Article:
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Representatives of over 80 networks and organizations of women and feminists in all their diversity and gender identities: indigenous, Afro-descendant, rural and peasant, grassroots, migrant and refugee women, sex workers , women in prostitution, disables , women living with HIV, trans-gender, non-binaries and gender non-conforming, senior adults and widows, from Latin America and the Caribbean, gathered in this virtual meeting, attending the special regional consultation session prior to the sixty-sixth Session of the Commission on the Status of Women - CSW 66; we suffer the same discriminations and the vulnerability of our rights, as well as the same concerns, that our organizations consider that need to be faced and eliminated in order to achieve the gender equality and empowerment of women and girls without further delays.
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Women’s Autonomy and Gender Equality at the Centre of Climate Action in Latin America and the Caribbean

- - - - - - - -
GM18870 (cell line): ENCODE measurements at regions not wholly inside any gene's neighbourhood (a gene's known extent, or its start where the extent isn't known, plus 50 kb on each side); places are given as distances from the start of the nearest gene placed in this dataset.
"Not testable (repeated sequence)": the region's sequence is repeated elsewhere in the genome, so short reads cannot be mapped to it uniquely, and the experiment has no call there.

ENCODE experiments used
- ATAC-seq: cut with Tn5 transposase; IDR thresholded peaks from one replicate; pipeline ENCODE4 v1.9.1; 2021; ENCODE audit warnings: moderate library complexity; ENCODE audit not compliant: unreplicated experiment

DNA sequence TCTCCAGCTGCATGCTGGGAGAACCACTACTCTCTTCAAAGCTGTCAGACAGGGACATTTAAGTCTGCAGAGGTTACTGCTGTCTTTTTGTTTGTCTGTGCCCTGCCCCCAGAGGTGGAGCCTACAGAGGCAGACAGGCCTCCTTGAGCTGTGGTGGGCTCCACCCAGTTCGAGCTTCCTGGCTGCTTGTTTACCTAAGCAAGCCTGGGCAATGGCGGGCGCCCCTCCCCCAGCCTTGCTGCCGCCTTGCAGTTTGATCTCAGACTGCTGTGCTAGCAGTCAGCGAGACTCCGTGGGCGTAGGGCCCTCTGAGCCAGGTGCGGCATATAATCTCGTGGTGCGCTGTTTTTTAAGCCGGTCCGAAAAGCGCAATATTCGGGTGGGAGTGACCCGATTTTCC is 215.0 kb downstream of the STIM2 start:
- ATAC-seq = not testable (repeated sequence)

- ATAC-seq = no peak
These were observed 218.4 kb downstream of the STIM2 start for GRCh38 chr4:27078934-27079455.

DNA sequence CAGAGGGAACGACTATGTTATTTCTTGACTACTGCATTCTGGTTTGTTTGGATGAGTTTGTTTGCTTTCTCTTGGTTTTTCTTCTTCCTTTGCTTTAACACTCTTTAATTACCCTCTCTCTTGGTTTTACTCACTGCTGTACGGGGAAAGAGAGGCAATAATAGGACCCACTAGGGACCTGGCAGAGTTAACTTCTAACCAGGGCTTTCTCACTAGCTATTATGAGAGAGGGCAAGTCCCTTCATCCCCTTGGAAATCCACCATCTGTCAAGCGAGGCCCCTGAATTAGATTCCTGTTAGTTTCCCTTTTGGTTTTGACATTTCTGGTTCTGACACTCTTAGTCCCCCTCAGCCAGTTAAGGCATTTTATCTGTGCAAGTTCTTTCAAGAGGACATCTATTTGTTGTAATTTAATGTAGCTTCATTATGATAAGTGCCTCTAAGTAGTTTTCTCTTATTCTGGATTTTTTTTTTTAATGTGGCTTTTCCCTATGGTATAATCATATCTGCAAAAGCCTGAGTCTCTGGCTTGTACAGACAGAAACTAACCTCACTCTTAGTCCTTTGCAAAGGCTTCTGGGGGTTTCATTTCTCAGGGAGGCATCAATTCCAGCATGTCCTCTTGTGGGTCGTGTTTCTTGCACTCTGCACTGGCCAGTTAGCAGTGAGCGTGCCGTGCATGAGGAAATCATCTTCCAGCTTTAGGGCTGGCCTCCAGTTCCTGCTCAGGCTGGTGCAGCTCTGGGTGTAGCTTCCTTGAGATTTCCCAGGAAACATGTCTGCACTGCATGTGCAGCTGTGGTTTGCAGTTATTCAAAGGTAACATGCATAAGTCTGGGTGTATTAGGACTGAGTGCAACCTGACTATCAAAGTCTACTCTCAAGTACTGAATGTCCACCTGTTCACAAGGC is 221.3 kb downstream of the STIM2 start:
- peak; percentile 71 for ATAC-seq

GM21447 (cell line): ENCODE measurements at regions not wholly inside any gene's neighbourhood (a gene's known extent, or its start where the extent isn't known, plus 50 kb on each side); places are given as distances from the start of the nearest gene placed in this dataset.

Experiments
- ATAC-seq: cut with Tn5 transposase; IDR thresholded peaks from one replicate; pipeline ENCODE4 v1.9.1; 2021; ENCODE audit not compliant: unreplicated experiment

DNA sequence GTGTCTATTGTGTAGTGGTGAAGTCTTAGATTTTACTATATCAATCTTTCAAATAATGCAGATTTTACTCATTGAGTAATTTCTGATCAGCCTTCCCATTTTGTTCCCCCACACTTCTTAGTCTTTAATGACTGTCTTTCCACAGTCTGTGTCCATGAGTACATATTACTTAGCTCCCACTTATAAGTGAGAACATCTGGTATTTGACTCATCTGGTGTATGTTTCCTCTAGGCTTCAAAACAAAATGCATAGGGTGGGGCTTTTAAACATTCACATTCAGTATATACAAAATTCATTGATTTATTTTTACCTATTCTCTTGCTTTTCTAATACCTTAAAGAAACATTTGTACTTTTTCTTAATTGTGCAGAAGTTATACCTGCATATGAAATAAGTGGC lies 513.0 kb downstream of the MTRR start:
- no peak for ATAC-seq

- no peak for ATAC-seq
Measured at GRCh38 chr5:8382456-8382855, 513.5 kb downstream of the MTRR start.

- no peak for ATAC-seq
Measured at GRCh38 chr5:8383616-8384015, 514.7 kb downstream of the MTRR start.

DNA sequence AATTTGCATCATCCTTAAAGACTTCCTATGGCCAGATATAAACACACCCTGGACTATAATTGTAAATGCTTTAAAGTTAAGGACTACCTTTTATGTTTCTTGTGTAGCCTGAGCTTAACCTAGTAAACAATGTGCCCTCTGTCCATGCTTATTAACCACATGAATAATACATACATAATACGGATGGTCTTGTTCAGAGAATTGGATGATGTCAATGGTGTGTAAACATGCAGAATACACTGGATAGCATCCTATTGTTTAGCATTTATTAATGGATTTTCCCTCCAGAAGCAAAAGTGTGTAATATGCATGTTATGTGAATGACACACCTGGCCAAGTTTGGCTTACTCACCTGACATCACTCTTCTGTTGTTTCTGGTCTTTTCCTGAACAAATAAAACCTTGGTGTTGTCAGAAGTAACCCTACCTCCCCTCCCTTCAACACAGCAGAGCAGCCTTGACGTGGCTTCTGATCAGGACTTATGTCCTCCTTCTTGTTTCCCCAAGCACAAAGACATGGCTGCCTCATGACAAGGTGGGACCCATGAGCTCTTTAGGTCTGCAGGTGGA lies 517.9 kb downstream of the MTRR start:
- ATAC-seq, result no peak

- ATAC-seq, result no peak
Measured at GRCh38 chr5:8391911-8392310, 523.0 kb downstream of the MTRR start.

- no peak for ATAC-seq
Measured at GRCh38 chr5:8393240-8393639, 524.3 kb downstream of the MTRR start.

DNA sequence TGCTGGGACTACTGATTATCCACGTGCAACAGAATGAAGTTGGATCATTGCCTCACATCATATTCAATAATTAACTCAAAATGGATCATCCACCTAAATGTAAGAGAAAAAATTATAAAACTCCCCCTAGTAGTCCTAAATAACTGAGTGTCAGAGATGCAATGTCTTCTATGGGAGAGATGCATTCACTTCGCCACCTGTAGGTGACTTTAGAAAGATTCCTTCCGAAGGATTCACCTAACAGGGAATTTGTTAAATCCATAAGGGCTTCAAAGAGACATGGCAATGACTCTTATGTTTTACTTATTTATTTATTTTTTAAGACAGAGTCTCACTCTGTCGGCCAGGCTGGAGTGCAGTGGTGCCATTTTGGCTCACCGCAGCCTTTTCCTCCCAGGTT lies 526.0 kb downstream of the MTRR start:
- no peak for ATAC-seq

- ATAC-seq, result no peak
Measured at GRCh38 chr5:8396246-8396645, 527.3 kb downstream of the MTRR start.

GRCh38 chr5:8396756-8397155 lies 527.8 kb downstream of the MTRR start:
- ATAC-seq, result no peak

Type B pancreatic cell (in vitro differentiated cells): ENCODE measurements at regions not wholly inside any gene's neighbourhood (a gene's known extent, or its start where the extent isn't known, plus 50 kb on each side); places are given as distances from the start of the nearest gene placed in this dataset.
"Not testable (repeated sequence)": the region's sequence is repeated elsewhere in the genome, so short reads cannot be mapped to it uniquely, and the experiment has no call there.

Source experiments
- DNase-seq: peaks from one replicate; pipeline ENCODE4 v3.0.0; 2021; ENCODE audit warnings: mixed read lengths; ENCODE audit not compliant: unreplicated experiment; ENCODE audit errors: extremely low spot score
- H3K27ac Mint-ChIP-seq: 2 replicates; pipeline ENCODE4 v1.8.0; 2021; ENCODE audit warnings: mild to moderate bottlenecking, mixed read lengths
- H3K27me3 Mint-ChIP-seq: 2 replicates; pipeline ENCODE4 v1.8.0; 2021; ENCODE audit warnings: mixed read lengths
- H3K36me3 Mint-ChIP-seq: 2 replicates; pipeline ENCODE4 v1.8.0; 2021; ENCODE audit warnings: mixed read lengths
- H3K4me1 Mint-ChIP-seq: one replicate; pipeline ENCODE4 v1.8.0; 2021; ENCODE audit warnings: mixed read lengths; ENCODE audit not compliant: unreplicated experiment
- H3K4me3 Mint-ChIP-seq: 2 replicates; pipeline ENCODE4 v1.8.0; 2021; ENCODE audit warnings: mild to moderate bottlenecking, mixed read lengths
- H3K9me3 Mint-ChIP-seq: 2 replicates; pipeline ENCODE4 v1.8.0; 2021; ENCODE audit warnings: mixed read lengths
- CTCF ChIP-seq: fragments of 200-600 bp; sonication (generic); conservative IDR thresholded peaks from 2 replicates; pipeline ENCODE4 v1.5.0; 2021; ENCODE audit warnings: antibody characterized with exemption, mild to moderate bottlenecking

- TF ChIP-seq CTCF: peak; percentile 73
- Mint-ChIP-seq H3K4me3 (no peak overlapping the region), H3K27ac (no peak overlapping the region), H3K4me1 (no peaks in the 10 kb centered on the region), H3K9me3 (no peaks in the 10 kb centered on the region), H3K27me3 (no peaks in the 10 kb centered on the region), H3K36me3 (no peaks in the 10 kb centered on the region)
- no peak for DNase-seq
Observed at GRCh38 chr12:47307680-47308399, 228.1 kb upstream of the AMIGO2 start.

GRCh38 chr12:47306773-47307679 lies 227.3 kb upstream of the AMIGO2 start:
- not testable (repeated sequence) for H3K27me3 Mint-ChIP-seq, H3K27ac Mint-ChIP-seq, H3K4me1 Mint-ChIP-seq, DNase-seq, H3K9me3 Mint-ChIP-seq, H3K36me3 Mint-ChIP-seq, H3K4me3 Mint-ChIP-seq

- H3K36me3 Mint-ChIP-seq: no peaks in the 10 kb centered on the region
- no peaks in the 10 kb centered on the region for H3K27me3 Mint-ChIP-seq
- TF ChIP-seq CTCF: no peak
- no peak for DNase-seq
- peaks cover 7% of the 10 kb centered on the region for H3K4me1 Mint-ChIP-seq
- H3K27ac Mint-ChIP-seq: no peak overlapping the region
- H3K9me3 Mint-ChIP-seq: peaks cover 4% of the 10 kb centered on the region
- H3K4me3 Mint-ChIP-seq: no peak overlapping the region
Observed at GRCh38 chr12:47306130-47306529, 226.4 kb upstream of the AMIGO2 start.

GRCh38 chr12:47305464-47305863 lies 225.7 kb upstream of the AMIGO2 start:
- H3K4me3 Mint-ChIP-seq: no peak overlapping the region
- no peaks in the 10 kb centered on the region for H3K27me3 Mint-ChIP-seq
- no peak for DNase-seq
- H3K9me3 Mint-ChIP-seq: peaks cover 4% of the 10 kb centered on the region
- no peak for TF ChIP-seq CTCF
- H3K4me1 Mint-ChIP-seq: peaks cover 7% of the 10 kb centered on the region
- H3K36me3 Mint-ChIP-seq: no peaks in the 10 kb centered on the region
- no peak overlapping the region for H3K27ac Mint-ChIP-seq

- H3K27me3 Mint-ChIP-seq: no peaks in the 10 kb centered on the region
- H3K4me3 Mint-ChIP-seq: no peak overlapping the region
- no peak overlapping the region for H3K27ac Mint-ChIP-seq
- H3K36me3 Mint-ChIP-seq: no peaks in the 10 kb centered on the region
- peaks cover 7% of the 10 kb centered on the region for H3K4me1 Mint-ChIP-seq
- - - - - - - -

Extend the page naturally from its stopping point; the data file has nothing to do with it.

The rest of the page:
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Education is essential for women to attain gender equality and become leaders of change. A girl or a woman who attends school is exercising her fundamental human right to education. She also has a great chance of reaching her full potential throughout life, as she will be better prepared for a decent, well-paid job. Although Chile is a country with high schooling rates compared to the regional and worldwide numbers, inequalities can still be observed in access to education for girls and...
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Since the start of the COVID-19 pandemic, shrinking working hours, increased care burdens, and heightened violence have exacerbated the challenges that women and girls face. Unless action is taken, by 2021 around 435 million women and girls will be living in extreme poverty, including 47 million pushed into poverty as a result of COVID-19. This publication presents the latest evidence on the multiple impacts of the pandemic on women and girls.
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The links between biodiversity, climate change and gender are real and undeniable. In many places in Latin America and the Caribbean, the livelihoods of women and girls depend, in large part, on natural resources. They have a relationship with nature that is different from men’s, where we can observe different roles, knowledge, dependencies and contributions to conservation and sustainable management.